Academic journal article Eighteenth Century: Theory and Interpretation

Shaftesbury, Burke, and Wollstonecraft: Permutations on the Sublime and the Beautiful

Academic journal article Eighteenth Century: Theory and Interpretation

Shaftesbury, Burke, and Wollstonecraft: Permutations on the Sublime and the Beautiful

Article excerpt

Perhaps no other aspect of Edmund Burke's thought has been so subject to ridicule as the various, scattered observations upon the beauty of women inserted into A Philosophical Enquiry into the Origin of our Ideas of the Sublime and Beautiful (1757). In her criticism in the Vindication of the Rights of Men (1790) of Burke's defense of Marie Antoinette in the Reflections on the Revolution in France (1790), Mary Wollstonecraft mercilessly exposed the vulnerability of these observations, drawing attention to their frivolity and hedonism.1 The details of Burke's notion of female beauty seem susceptible to such criticism, for they include softness, smoothness, subtle variation, mild colors, roundness, delicacy, fragility, and weakness, even counterfeit weakness. The force of the identification of beauty with delicacy and weakness is to associate it with objects that arouse love and desire. In the way Burke imagines the body aroused by these passions, it appears in repose, facing the beholder with a listless yet graceful air. As Burke envisages the position of this figure:

the head inclines something on one side; the eyelids are more closed than usual, and the eyes roll greatly with an inclination to the object, the mouth is a little opened, and the breath drawn slowly, with now and then a low sigh: the whole body is composed, and the hands fall idly to the sides. All this is accomplished with an inward sense of melting and languor.2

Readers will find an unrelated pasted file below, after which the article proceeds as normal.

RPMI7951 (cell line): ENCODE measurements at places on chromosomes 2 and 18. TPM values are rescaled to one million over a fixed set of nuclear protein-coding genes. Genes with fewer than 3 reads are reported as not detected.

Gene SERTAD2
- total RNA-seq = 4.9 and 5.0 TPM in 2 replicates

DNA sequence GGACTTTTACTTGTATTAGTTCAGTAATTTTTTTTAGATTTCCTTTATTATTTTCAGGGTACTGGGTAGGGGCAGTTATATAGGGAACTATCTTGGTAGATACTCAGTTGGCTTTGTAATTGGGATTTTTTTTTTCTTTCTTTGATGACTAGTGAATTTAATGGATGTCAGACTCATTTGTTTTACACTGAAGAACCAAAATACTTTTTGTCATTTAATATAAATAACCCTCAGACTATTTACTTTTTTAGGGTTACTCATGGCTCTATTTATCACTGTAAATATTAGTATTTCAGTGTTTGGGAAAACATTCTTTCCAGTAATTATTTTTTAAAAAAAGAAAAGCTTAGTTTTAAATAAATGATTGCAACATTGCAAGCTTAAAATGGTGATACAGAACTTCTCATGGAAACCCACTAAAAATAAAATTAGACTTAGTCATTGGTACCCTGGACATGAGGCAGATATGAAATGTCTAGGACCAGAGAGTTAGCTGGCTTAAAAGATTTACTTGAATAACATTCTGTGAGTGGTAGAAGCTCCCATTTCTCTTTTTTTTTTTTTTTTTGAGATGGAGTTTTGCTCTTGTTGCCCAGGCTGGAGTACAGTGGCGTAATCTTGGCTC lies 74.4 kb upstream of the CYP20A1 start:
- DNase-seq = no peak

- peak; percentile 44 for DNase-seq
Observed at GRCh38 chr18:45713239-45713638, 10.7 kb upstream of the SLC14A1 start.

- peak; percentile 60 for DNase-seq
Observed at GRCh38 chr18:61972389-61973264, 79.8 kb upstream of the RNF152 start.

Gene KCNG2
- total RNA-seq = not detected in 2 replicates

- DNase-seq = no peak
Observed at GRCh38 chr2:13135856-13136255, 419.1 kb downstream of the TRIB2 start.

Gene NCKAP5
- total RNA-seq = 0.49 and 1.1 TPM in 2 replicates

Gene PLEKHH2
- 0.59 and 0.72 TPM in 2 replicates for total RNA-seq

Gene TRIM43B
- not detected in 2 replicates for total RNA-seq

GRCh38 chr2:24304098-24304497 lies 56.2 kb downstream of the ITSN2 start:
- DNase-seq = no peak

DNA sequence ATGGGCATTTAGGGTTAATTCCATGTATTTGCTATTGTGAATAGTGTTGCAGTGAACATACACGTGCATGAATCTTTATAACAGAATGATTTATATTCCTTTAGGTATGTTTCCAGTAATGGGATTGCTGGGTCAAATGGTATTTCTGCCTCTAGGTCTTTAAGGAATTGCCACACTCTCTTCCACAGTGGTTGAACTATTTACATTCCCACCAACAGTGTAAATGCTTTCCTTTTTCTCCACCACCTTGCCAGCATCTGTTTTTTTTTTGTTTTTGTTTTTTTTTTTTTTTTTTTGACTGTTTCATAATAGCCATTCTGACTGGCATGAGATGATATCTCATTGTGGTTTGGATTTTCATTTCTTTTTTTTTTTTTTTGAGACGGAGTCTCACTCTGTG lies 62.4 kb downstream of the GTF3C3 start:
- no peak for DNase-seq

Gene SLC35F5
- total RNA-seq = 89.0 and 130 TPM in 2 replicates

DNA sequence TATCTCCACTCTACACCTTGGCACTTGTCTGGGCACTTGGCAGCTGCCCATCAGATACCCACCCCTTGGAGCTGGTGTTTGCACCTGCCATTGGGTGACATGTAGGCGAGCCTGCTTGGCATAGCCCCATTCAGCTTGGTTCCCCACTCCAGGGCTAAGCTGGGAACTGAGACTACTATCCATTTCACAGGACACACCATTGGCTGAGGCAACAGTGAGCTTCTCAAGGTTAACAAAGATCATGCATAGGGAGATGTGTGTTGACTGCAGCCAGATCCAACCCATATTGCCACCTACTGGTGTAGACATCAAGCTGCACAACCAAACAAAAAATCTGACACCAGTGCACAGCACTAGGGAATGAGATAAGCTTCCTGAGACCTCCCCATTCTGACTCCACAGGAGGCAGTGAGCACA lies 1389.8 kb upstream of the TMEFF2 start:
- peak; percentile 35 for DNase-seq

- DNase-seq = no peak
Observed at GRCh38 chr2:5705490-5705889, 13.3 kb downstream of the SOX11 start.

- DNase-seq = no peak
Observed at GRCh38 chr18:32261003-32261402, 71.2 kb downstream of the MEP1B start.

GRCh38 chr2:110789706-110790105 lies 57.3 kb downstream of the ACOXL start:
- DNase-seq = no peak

Taken out of context, such an account seems to merit the observations of critics like Wollstonecraft. In its preoccupation with what is vain and sensuous, it abandons the traditional Neo-Platonic identification of beauty and virtue.3 This may be why Burke's conception of beauty has received relatively little critical attention; as Frances Ferguson notes, "recent discussions of the sublime, remarkably, all but delete the beautiful and present the sublime as functioning in supreme isolation from its companion and counterpoise, the beautiful."4 Yet if we remember that Burke's sublime is at once opposed to and privileged over the beautiful, then we should not be surprised that the latter should be depicted in terms of a hedonistic lassitude. This tendency was latent in the opposition between the sublime and the beautiful from the start. It is well known that in setting beauty off against the sublime, Burke was departing from the position set forth by Joseph Addison in his seminal Pleasures of the Imagination (1711), where a balanced symmetry is established between the great, the beautiful, and the novel. What is less well known is that Burke's Enquiry bears a striking resemblance to a relatively unfamiliar work of Anthony Ashley Cooper, the third Earl of Shaftesbury. In A Notion of the Historical Draught and Tablature of the Judgment of Hercules (1712), Shaftesbury commissions and directs an Italian painter, Paolo de Matthaeis, to depict a scene in which the Greek hero is standing at a crossroads, forced to choose between two goddesses: a beautiful Pleasure and a sublime Virtue. Even though Burke is sometimes given credit for inaugurating the opposition between the sublime and the beautiful, Shaftesbury's distinction is as sharply drawn as Burke's, and something of the hedonism of Burke's beauty can be seen in Shaftesbury's insistence that Pleasure should be given "the supine air and character of ease and indolence."5 An analysis of the terms of Shaftesbury's directions can help to clarify the nature not only of Burke's opposition in the Enquiry but also of the significant, far-reaching transformation it undergoes in the Reflections on the Revolution in France. In all three works, the distinction between the beautiful and the sublime is, indeed, a place of difference. It permits an inquiry into the identity of the beautiful in contra-distinction from what is sublime. In the process, it allows the successive rewriting and naturalization of the basic terms of the categories. Yet, at the same time, it defers any final access to the goal of the inquiry, since the sublime surprisingly proves, in the last analysis, to be as vulnerable to critical exposure as the beautiful. …

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